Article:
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Former Bedford Dean Sues School District After Termination for Testimony

Zanna Blaney is seeking reinstatement to her position as dean of students along with lost wages and compensatory damages.

Former Bedford Dean Sues School District After Termination for Testimony

Zanna Blaney was terminated in August 2018 after providing testimony in a sexual assault case.

The former dean of students at Bedford (N.H.) High School is suing the school district, claiming she was wrongfully terminated.

Zanna Blaney was put on leave in August 2018 after providing testimony in a sexual assault case on behalf of Kristie Torbick, reports NHPR. Torbick, a former guidance counselor in Bedford, was found guilty of sexual assaulting a 14-year-old student in Exeter, N.H.

Blaney is claiming her termination was a violation of her First Amendment rights and is asking for reinstatement as Dean of Students, as well as lost wages and compensatory damages.

Blaney “was fired for providing truthful testimony protected by her First Amendment,” and as a public employee, she “has a full right to publicly discuss and give opinions,” the file said.

According to court paperwork, Blaney’s testimony spoke only of Torbick’s “positive work performance” while at Bedford. Blaney also claims she only gave her testimony after consulting with the superintendent of the school district, Chip McGee.

Parents were unhappy with Blaney’s involvement in the trial, saying it appeared she was mitigating the actions of a sexual predator.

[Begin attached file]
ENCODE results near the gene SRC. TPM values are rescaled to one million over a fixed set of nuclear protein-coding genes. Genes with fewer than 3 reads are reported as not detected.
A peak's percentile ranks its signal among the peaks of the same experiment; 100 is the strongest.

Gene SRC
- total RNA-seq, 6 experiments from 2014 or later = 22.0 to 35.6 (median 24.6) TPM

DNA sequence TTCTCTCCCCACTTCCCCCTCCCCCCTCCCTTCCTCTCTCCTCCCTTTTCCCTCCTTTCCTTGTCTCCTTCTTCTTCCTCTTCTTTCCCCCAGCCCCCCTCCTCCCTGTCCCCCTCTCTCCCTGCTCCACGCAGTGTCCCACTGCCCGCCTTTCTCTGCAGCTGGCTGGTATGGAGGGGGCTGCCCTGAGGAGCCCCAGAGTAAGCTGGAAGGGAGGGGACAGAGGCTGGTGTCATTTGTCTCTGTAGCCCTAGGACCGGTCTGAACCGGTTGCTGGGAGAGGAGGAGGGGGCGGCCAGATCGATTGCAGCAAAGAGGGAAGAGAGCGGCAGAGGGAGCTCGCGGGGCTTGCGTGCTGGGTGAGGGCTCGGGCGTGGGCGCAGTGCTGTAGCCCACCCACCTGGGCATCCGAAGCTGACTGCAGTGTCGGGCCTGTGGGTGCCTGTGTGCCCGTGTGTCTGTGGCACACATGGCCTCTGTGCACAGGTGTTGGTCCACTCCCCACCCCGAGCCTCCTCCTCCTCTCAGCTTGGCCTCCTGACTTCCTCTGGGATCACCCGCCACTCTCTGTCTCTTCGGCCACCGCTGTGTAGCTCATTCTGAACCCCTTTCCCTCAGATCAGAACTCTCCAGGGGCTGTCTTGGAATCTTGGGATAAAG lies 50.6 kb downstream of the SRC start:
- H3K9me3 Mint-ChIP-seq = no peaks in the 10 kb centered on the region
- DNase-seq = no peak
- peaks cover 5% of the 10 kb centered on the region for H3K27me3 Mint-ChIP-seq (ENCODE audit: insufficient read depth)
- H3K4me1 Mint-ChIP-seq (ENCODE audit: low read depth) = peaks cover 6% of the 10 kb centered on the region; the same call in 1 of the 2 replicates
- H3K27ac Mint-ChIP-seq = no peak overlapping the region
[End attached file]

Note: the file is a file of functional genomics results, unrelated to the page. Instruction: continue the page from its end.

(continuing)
In July, McGee resigned from his position and Blaney was placed on leave the next month. In September, her contract was terminated.

Blaney also claimed she never used Bedford schools letterhead in her written submission and took a personal day during the summer to testify, the lawsuit said.

“She loved what she did, and she was very good at it,” Blaney’s attorney Jon Meyer said. “She was devoted to it.”

The Bedford school board held two hearings in January and February on Blaney’s appeal and ended up denying the appeal on Mar. 13.

“We’ve done everything we can to get her rights respected without going to court,” Meyer said.

The University System of New Hampshire will be paying a $350,000 settlement to a Plymouth State University professor who also lost her job for supporting Torbick.

Nancy Strapko wore a letter and spoke on behalf of Torbick at the July sentencing hearing, saying the 14-year-old “was truly the pursuer.”

The university’s president said Strapko’s testimony was “legally wrong and morally reprehensible.”

Torbick was sentenced to up to five years in prison, half of what prosecutors were hoping for.

About the Author

Katie Malafronte
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Katie Malafronte is Campus Safety's Web Editor. She graduated from the University of Rhode Island in 2017 with a Bachelor's Degree in Communication Studies and a minor in Writing & Rhetoric. Katie has been CS's Web Editor since 2018.

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